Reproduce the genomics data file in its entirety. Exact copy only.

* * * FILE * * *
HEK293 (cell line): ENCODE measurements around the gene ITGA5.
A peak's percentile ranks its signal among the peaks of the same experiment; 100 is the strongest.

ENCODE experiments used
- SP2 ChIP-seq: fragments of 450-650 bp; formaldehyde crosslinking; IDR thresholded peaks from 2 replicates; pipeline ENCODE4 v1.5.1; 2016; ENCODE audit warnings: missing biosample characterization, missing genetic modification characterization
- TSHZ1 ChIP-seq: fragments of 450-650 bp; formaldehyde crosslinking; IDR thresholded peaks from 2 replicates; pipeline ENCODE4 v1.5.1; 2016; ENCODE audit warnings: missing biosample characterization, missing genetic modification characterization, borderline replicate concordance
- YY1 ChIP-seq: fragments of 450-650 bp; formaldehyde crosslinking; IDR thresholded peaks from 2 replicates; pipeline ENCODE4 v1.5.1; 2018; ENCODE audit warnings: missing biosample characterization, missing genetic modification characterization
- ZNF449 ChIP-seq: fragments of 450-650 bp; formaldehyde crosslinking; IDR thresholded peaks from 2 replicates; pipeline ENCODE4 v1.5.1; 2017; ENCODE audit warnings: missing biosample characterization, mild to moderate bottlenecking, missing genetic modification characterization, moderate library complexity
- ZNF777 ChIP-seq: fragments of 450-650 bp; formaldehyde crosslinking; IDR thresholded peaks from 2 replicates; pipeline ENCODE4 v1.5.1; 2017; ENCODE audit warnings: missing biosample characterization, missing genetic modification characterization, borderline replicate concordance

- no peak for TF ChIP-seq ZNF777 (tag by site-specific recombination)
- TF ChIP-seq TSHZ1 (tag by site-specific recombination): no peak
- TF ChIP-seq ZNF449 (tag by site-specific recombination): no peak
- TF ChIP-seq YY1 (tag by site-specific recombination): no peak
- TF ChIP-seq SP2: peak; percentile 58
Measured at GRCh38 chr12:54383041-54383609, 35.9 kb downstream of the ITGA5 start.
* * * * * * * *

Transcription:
HEK293 (cell line): ENCODE measurements around the gene ITGA5.
A peak's percentile ranks its signal among the peaks of the same experiment; 100 is the strongest.

ENCODE experiments used
- SP2 ChIP-seq: fragments of 450-650 bp; formaldehyde crosslinking; IDR thresholded peaks from 2 replicates; pipeline ENCODE4 v1.5.1; 2016; ENCODE audit warnings: missing biosample characterization, missing genetic modification characterization
- TSHZ1 ChIP-seq: fragments of 450-650 bp; formaldehyde crosslinking; IDR thresholded peaks from 2 replicates; pipeline ENCODE4 v1.5.1; 2016; ENCODE audit warnings: missing biosample characterization, missing genetic modification characterization, borderline replicate concordance
- YY1 ChIP-seq: fragments of 450-650 bp; formaldehyde crosslinking; IDR thresholded peaks from 2 replicates; pipeline ENCODE4 v1.5.1; 2018; ENCODE audit warnings: missing biosample characterization, missing genetic modification characterization
- ZNF449 ChIP-seq: fragments of 450-650 bp; formaldehyde crosslinking; IDR thresholded peaks from 2 replicates; pipeline ENCODE4 v1.5.1; 2017; ENCODE audit warnings: missing biosample characterization, mild to moderate bottlenecking, missing genetic modification characterization, moderate library complexity
- ZNF777 ChIP-seq: fragments of 450-650 bp; formaldehyde crosslinking; IDR thresholded peaks from 2 replicates; pipeline ENCODE4 v1.5.1; 2017; ENCODE audit warnings: missing biosample characterization, missing genetic modification characterization, borderline replicate concordance

- no peak for TF ChIP-seq ZNF777 (tag by site-specific recombination)
- TF ChIP-seq TSHZ1 (tag by site-specific recombination): no peak
- TF ChIP-seq ZNF449 (tag by site-specific recombination): no peak
- TF ChIP-seq YY1 (tag by site-specific recombination): no peak
- TF ChIP-seq SP2: peak; percentile 58
Measured at GRCh38 chr12:54383041-54383609, 35.9 kb downstream of the ITGA5 start.